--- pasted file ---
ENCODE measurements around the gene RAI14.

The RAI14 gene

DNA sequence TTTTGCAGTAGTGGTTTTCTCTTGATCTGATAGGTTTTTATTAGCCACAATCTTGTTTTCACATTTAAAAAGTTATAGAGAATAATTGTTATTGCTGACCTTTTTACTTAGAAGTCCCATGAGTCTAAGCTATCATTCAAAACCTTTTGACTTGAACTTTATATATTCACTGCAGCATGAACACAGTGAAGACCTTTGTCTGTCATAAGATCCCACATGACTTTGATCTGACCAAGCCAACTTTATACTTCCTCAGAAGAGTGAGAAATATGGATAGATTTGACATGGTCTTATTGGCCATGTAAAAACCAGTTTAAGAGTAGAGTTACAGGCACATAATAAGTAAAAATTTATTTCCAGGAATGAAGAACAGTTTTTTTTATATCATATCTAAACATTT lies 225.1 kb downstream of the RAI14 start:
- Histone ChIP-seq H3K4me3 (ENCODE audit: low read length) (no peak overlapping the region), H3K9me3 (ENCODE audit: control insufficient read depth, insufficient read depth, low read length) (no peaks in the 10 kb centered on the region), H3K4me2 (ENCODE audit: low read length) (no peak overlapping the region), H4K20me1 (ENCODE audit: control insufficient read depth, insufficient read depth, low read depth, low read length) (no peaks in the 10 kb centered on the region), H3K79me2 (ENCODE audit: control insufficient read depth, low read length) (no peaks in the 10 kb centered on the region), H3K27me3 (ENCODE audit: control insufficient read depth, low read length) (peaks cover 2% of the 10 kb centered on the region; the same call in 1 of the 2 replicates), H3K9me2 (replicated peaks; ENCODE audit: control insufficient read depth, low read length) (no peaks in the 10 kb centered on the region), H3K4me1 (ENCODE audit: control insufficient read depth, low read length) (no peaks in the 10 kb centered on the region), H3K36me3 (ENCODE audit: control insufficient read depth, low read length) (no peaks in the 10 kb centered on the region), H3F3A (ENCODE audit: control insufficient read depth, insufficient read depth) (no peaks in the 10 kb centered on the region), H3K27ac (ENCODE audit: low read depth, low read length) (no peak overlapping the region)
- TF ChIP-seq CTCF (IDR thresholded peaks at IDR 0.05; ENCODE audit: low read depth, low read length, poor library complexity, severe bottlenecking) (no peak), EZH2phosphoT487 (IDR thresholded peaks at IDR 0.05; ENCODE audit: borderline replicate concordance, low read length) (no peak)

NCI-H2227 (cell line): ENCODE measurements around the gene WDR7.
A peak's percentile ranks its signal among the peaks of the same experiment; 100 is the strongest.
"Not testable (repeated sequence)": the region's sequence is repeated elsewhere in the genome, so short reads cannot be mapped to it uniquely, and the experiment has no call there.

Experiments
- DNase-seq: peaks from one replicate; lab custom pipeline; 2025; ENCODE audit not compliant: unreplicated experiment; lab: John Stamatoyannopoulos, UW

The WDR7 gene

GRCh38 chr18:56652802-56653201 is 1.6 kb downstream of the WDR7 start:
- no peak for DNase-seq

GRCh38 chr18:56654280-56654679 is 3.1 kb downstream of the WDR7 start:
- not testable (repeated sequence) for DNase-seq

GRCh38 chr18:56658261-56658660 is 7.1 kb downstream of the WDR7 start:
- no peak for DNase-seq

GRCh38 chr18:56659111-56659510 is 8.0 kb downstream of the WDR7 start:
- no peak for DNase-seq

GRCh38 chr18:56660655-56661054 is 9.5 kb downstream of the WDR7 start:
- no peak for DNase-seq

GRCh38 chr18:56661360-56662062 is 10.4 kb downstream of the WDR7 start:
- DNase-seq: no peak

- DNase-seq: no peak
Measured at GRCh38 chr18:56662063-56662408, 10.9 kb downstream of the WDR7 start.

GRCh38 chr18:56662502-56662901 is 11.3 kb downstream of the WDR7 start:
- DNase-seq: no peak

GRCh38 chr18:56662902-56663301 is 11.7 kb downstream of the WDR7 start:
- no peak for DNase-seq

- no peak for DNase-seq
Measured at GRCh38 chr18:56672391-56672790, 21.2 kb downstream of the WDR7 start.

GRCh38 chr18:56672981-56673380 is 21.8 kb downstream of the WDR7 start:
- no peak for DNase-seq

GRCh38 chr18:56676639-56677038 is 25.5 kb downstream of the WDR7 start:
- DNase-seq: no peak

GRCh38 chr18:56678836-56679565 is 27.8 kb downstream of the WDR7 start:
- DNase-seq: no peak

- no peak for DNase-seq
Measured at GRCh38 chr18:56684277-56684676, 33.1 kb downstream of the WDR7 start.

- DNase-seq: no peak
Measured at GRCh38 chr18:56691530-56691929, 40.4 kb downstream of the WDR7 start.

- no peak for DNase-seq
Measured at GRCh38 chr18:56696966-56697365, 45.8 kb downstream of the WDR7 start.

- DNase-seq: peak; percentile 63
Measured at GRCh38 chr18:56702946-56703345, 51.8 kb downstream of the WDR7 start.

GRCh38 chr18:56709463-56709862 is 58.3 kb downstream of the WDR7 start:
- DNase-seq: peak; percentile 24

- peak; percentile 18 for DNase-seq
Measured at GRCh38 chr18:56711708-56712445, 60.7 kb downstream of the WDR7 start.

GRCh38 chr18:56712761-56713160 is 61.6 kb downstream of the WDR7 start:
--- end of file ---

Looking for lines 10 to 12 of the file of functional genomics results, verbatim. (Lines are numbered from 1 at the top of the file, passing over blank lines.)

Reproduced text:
- DNase-seq: peaks from one replicate; lab custom pipeline; 2025; ENCODE audit not compliant: unreplicated experiment; lab: John Stamatoyannopoulos, UW

The WDR7 gene

GRCh38 chr18:56652802-56653201 is 1.6 kb downstream of the WDR7 start: